Here’s why Zip shares had a 10% dead cat bounce on Tuesday

Nick Sundich Nick Sundich, October 24, 2023

Zip shares had a 10% dead cat bounce on Tuesday. For those who are unaware, a dead cat bounce is a small, brief recovery in the price of a declining stock. Despite the gain today, they are down nearly half in the last year and down 97% from all time highs.


Zip (ASX:ZIP) share price chart, log scale (Source: TradingView)


Why Zip shares had a dead cat bounce

Zip released its results for the September quarter (1Q24) this morning and some investors seemed to like it. The company boasted that it recorded positive cash EBITDA for the period. It recorded 32% revenue growth to $204.4m, 11% transaction volume growth to $2.3bn and it boasted 6.1m active customers.

The company told investors US bad debts were below its target range and that it had signed several key merchants during the quarter including Amaysim, and R.M. Williams. And finally, it claimed to have a health balance sheet with the face value of its Convertible Notes reducing to $110.1m.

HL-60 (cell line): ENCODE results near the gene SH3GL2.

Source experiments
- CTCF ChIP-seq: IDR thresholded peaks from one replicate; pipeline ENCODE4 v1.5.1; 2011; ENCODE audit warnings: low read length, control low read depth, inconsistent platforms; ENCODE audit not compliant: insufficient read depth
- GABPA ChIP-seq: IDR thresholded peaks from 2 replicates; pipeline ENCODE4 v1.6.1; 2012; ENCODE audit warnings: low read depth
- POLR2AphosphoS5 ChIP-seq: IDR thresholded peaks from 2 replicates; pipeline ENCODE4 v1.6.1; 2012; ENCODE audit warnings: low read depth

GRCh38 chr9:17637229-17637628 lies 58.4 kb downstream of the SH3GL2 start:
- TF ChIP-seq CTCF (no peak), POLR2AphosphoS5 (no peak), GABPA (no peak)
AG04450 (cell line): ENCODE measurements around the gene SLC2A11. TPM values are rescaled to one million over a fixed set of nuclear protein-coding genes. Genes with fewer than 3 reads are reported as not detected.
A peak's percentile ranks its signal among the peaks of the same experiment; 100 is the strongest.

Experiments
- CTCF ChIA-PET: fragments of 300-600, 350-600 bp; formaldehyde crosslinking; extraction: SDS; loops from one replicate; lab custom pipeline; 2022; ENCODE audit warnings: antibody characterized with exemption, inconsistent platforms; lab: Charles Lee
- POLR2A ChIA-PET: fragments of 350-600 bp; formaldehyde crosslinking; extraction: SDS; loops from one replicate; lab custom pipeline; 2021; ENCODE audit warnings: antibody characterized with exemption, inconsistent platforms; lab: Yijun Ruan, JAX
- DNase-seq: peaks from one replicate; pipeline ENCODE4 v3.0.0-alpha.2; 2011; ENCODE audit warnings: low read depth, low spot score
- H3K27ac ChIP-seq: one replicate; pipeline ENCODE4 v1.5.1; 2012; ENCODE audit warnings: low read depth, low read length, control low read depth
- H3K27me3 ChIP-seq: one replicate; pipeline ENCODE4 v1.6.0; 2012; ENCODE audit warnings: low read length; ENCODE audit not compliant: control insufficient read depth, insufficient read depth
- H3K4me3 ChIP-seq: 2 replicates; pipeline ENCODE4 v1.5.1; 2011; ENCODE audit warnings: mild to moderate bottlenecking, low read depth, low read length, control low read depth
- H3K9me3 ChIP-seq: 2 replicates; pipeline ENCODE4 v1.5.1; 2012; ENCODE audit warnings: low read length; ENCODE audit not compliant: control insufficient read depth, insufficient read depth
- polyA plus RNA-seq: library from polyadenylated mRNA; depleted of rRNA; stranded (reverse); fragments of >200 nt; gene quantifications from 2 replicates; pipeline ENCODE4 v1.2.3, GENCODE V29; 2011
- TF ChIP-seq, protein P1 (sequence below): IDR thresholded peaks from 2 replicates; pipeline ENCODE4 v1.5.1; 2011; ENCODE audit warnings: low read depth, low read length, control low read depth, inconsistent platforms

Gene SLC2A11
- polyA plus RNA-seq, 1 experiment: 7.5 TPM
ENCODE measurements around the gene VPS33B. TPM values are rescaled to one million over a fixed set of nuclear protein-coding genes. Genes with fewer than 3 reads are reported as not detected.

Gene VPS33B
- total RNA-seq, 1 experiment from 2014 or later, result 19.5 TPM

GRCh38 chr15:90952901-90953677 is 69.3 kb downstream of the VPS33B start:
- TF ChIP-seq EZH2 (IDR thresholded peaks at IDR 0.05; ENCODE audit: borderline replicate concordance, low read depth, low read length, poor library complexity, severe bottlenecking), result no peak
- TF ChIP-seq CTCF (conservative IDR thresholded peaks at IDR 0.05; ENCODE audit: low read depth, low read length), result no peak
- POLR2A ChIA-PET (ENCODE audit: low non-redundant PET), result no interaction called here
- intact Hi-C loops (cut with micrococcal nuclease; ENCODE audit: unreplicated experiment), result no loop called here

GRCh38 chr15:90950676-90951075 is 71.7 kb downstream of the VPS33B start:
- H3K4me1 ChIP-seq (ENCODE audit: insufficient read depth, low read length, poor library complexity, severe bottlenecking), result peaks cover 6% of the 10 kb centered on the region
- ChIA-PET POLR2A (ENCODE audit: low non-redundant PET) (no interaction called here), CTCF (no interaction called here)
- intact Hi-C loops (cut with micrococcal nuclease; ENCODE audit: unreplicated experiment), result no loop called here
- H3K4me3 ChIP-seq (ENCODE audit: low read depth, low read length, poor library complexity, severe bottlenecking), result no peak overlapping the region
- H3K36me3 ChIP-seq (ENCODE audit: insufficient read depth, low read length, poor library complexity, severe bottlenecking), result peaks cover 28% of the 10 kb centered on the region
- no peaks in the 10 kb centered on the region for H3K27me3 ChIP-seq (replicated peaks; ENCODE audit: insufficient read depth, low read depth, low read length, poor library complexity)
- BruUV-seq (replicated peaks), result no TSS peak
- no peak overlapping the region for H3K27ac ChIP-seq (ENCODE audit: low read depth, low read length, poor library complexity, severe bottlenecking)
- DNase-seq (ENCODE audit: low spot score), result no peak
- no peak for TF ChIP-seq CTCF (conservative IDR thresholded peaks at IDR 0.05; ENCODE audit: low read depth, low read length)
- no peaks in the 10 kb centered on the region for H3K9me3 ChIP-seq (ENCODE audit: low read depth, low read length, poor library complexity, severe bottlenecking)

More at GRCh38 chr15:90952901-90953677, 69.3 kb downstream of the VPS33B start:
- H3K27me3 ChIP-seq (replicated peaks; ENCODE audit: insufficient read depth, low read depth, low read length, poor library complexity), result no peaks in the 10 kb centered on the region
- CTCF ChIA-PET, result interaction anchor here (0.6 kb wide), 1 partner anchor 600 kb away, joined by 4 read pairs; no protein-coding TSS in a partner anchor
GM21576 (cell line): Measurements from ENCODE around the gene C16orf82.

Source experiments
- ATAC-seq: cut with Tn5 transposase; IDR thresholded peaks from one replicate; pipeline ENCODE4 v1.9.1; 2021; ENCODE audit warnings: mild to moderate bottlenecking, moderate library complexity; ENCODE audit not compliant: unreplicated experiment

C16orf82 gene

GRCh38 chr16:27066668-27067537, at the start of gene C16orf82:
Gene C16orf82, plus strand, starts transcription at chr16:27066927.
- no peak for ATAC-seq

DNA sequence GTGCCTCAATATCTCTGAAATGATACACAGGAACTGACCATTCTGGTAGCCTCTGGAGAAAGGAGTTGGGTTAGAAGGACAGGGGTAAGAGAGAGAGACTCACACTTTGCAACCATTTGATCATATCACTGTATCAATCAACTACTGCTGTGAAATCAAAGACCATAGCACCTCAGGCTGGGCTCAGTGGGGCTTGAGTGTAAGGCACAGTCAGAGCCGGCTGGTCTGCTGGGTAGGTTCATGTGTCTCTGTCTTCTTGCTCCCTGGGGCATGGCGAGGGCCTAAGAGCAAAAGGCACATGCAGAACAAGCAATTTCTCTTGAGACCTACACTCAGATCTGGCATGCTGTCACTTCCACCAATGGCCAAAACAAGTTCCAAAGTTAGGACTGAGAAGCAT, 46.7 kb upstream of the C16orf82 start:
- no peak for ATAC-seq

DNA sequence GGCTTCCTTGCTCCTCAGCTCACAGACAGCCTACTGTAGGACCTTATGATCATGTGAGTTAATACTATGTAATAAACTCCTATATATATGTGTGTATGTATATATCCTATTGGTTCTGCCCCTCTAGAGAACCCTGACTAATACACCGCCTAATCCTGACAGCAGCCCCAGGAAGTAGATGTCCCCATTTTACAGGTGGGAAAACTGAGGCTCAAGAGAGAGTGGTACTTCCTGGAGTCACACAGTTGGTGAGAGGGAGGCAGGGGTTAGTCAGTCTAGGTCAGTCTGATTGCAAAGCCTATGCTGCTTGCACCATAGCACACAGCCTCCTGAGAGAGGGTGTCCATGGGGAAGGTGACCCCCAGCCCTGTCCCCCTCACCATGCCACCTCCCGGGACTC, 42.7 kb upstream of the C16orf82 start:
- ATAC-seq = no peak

So back to $12 per share?

We wouldn’t think so. Afterpay was, and still is, a great company. But too many investors have sought to find another one like it and bought several other companies that have done very little in comparison to Afterpay (if anything).

There were some negative signs such as a decline in transactions and transaction volume in the ANZ market – 6.1% quarter-on-quarter and 9.6% year-on-year – as well as a fall in Active Customers across the globe. And even though bad debts are lower than a year ago, they rose from 1.84% to 1.99% in the past quarter. And this is not the first dead cat bounce we have seen out of this company either. Investors betting that it will return to 2021 highs (or perhaps even 2022 highs) should expect to be disappointed.


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